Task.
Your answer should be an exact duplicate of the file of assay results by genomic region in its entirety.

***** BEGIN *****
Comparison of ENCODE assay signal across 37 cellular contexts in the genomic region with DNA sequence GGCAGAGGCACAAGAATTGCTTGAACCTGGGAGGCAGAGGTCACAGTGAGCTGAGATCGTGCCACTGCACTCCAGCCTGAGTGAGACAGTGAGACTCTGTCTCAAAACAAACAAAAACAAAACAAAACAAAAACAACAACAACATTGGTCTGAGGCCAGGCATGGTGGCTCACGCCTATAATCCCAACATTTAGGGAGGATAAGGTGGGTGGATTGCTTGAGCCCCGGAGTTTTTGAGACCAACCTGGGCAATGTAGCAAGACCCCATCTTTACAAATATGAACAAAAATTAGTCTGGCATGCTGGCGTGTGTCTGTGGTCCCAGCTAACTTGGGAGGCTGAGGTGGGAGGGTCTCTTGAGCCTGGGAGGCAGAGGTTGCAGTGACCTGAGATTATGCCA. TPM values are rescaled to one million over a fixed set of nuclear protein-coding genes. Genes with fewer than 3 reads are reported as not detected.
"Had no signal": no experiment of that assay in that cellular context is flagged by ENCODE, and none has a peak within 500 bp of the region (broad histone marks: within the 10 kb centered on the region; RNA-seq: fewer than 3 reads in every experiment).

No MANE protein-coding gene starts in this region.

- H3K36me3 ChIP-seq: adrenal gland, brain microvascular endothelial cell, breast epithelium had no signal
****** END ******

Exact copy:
Comparison of ENCODE assay signal across 37 cellular contexts in the genomic region with DNA sequence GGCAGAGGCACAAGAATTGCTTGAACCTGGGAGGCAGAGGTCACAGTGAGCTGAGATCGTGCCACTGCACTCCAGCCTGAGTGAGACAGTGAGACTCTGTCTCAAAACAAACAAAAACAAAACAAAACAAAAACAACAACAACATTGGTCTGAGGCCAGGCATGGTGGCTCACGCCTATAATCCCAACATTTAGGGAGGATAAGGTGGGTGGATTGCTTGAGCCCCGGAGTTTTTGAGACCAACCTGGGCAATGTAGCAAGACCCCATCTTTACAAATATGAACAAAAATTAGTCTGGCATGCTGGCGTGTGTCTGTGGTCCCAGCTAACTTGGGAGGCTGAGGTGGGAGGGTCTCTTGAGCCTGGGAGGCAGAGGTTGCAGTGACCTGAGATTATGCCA. TPM values are rescaled to one million over a fixed set of nuclear protein-coding genes. Genes with fewer than 3 reads are reported as not detected.
"Had no signal": no experiment of that assay in that cellular context is flagged by ENCODE, and none has a peak within 500 bp of the region (broad histone marks: within the 10 kb centered on the region; RNA-seq: fewer than 3 reads in every experiment).

No MANE protein-coding gene starts in this region.

- H3K36me3 ChIP-seq: adrenal gland, brain microvascular endothelial cell, breast epithelium had no signal